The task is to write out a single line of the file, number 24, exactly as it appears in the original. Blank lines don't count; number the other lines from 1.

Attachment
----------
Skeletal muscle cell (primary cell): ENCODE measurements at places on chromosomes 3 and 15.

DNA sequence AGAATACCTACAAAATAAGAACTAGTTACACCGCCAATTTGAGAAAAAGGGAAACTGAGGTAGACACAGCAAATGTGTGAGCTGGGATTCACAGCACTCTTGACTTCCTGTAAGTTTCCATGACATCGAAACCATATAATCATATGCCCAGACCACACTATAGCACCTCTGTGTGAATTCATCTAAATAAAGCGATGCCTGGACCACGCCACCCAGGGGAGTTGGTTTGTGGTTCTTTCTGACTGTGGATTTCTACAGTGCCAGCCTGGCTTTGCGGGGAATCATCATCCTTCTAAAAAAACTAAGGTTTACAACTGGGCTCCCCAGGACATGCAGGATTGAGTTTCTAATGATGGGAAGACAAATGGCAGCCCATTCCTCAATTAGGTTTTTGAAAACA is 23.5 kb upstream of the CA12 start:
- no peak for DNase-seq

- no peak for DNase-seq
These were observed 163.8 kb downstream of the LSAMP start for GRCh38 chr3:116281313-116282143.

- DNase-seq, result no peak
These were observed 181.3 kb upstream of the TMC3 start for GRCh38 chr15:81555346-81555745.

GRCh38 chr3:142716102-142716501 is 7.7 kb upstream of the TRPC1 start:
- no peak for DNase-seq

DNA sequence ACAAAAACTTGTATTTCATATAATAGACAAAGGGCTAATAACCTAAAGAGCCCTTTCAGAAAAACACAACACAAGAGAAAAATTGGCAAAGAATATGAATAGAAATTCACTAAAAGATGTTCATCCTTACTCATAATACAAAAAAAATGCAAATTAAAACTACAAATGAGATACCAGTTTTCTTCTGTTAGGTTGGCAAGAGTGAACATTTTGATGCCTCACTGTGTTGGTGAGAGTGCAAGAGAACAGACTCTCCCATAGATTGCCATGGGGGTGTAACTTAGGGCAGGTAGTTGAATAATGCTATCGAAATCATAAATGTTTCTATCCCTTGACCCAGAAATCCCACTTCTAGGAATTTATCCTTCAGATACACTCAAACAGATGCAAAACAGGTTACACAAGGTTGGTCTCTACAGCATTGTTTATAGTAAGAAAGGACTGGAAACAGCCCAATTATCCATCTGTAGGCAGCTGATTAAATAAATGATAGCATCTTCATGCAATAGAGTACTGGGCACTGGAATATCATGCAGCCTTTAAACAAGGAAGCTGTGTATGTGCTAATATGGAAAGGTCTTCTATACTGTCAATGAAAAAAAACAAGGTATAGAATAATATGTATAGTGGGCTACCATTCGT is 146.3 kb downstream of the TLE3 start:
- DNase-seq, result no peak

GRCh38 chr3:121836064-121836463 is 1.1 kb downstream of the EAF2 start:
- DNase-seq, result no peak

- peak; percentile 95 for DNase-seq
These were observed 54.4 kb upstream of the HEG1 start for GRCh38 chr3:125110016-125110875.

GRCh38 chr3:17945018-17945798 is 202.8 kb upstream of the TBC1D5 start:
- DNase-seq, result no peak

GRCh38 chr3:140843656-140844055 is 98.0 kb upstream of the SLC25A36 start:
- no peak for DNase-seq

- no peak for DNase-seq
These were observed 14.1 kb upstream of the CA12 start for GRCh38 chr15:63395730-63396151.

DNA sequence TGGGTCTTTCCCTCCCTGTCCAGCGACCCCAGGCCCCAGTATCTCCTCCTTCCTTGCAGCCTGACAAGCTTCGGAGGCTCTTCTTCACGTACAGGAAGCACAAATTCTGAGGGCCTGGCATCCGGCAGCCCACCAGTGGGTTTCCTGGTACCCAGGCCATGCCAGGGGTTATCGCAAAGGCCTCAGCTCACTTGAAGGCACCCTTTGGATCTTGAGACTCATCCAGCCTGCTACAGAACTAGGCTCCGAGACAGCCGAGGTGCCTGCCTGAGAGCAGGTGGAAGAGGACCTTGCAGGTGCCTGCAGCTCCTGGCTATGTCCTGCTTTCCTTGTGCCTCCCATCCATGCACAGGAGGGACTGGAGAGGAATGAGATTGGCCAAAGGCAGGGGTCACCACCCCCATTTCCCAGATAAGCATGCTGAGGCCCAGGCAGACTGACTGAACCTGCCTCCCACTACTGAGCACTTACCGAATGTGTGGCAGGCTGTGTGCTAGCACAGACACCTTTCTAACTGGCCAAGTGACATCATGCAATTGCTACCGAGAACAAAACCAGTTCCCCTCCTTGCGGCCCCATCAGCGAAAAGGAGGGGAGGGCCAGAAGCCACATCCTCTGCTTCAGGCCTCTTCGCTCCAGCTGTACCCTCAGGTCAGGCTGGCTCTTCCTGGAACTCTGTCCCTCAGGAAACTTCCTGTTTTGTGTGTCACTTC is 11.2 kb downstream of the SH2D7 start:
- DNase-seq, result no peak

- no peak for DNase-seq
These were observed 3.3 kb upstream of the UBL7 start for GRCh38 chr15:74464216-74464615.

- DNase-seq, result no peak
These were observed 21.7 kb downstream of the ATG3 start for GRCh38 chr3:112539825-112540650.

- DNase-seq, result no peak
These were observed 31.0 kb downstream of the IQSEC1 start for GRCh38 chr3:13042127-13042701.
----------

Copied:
- no peak for DNase-seq